The vertebrae of lobe-finned fishes consist of three discrete bony elements. The vertebral arch surrounds the spinal cord, and is of broadly similar form to that found in most other vertebrates. Just beneath the arch lies a small plate-like pleurocentrum, which protects the upper surface of the notochord, and below that, a larger arch-shaped intercentrum to protect the lower border. Both of these structures are embedded within a single cylindrical mass of cartilage. A similar arrangement was found in primitive tetrapods, but, in the evolutionary line that led to reptiles (and hence, also to mammals and birds), the intercentrum became partially or wholly replaced by an enlarged pleurocentrum, which in turn became the bony vertebral body.
In most ray-finned fishes, including all teleosts, these two structures are fused with, and embedded within, a solid piece of bone superficially resembling the vertebral body of mammals. In living amphibians, there is simply a cylindrical piece of bone below the vertebral arch, with no trace of the separate elements present in the early tetrapods.
In cartilagenous fish, such as sharks, the vertebrae consist of two cartilagenous tubes. The upper tube is formed from the vertebral arches, but also includes additional cartilagenous structures filling in the gaps between the vertebrae, and so enclosing the spinal cord in an essentially continuous sheath. The lower tube surrounds the notochord, and has a complex structure, often including multiple layers of calcification.
Lampreys have vertebral arches, but nothing resembling the vertebral bodies found in all higher vertebrates. Even the arches are discontinuous, consisting of separate pieces of arch-shaped cartilage around the spinal cord in most parts of the body, changing to long strips of cartilage above and below in the tail region. Hagfishes lack a true vertebral column, and are therefore not properly considered vertebrates, but a few tiny neural arches are present in the tail

The jaw


Moray eels have two sets of jaws: the oral jaws that capture prey and the pharyngeal jaws that advances into the mouth and moves prey from the oral jaws to the esophagus for swallowing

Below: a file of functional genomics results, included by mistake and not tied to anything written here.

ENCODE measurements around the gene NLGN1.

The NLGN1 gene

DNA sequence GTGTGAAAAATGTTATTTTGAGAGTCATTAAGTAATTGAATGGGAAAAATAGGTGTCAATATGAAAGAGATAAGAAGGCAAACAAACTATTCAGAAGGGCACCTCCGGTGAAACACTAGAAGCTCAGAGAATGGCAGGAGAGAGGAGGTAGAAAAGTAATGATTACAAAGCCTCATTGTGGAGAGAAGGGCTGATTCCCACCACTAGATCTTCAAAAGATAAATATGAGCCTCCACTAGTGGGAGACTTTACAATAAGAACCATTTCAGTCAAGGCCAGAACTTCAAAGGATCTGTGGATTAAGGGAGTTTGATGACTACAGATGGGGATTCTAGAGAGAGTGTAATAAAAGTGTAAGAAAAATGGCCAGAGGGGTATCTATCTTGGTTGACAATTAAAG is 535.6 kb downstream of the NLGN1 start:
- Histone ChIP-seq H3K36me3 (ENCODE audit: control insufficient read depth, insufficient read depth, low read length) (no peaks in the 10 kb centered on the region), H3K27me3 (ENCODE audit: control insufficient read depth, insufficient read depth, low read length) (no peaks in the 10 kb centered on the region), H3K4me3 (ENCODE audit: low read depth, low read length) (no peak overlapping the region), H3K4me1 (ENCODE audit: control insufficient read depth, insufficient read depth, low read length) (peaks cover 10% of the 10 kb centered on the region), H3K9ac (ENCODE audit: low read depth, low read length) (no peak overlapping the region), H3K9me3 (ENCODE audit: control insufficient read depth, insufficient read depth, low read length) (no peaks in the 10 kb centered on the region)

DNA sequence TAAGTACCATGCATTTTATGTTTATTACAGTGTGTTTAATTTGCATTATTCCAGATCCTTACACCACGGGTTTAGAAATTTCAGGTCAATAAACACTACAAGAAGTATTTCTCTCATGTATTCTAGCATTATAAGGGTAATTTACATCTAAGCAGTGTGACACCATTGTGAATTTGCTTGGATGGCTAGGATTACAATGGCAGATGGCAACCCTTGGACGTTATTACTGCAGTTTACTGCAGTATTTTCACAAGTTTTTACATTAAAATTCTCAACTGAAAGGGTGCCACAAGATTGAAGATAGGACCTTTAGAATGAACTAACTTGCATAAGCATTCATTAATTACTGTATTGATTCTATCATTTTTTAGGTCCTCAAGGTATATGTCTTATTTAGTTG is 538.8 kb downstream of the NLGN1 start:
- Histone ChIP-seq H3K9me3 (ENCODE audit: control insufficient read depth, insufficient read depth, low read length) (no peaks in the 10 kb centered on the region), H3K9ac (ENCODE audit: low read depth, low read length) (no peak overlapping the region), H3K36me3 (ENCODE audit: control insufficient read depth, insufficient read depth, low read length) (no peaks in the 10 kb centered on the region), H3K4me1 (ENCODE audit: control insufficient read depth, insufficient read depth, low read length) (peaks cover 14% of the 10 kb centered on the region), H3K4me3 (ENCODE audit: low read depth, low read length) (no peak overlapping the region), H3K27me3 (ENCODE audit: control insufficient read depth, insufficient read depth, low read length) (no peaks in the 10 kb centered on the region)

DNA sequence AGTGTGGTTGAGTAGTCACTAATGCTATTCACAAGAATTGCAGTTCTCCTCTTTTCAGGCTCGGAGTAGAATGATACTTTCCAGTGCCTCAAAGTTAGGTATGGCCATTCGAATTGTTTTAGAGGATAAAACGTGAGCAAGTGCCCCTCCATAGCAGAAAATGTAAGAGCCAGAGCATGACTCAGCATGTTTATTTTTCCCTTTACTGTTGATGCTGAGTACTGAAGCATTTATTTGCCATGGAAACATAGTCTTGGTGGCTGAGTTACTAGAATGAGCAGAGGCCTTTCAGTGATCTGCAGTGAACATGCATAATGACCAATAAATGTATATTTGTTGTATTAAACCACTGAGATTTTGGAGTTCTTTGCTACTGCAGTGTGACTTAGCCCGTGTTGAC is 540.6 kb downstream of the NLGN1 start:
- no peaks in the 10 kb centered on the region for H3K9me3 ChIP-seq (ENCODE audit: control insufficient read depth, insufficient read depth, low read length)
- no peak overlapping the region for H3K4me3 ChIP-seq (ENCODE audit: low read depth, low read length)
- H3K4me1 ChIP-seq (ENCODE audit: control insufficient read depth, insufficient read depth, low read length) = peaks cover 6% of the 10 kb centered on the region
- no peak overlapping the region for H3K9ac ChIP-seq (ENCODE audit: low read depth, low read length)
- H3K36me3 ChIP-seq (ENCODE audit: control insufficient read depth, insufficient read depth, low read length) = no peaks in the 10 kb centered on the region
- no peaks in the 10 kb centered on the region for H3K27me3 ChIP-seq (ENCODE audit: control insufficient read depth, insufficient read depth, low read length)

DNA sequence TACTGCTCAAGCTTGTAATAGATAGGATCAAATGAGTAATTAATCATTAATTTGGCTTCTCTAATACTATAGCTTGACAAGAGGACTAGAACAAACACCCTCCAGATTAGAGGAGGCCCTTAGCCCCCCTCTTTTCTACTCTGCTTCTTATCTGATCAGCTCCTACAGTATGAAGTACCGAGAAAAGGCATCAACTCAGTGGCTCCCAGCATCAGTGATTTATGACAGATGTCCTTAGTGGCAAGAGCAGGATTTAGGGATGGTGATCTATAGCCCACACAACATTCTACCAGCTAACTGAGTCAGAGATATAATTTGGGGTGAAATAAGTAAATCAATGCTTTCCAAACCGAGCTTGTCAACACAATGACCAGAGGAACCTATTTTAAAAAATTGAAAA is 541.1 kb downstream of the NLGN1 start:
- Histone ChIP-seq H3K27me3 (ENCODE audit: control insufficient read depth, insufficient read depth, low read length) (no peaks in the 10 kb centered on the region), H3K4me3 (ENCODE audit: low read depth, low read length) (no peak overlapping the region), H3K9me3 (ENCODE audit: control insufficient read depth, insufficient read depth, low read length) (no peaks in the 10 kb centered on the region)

The vertebrate jaw probably originally evolved in the Silurian period and appeared in the Placoderm fish which further diversified in the Devonian. Jaws are thought to derive from the pharyngeal arches that support the gills in fish. The two most anterior of these arches are thought to have become the jaw itself (see hyomandibula) and the hyoid arch, which braces the jaw against the braincase and increases mechanical efficiency. While there is no fossil evidence directly to support this theory, it makes sense in light of the numbers of pharyngeal arches that are visible in extant jawed (the Gnathostomes), which have seven arches, and primitive jawless vertebrates (the Agnatha), which have nine.
It is thought that the original selective advantage garnered by the jaw was not related to feeding, but to increased respiration efficiency. The jaws were used in the buccal pump (observable in modern fish and amphibians) that pumps water across the gills of fish or air into the lungs in the case of amphibians. Over evolutionary time the more familiar use of jaws (to humans), in feeding, was selected for and became a very important function in vertebrates.

Internal organs

Fish-anatomy.svg
  • The gas bladder, or swim bladder, is an internal organ that contributes to the ability of a fish to control its buoyancy, and thus to stay at the current water depth, ascend, or descend without having to waste energy in swimming. It is often absent in fast swimming fishes such as the tuna and mackerel families.
  • Certain groups of fish have modifications to allow them to hear, such as the Weberian apparatus of Ostariophysians.
  • The gills, located under the operculum, are a respiratory organ for the extraction of oxygen from water and for the excretion of carbon dioxide. They are not usually visible, but can be seen in some species, such as the frilled shark.
  • The labyrinth organ of Anabantoidei and Clariidae is used to allow the fish to extract oxygen from the air.
  • Gill rakers are bony or cartilaginous, finger-like projections off the gill arch which function in filter-feeders in retaining food organisms.
  • Electric fish are able to produce electric fields by modified muscles in their body.
  • Many fish species are hermaphrodites. Synchronous hermaphrodites possess both ovaries and testes at the same time. Sequential hermaphrodites have both types of tissue in their gonads, with one type being predominant while the fish belongs to the corresponding gender.
  • The blood circulation of fishes is called "single circuit circulatory system"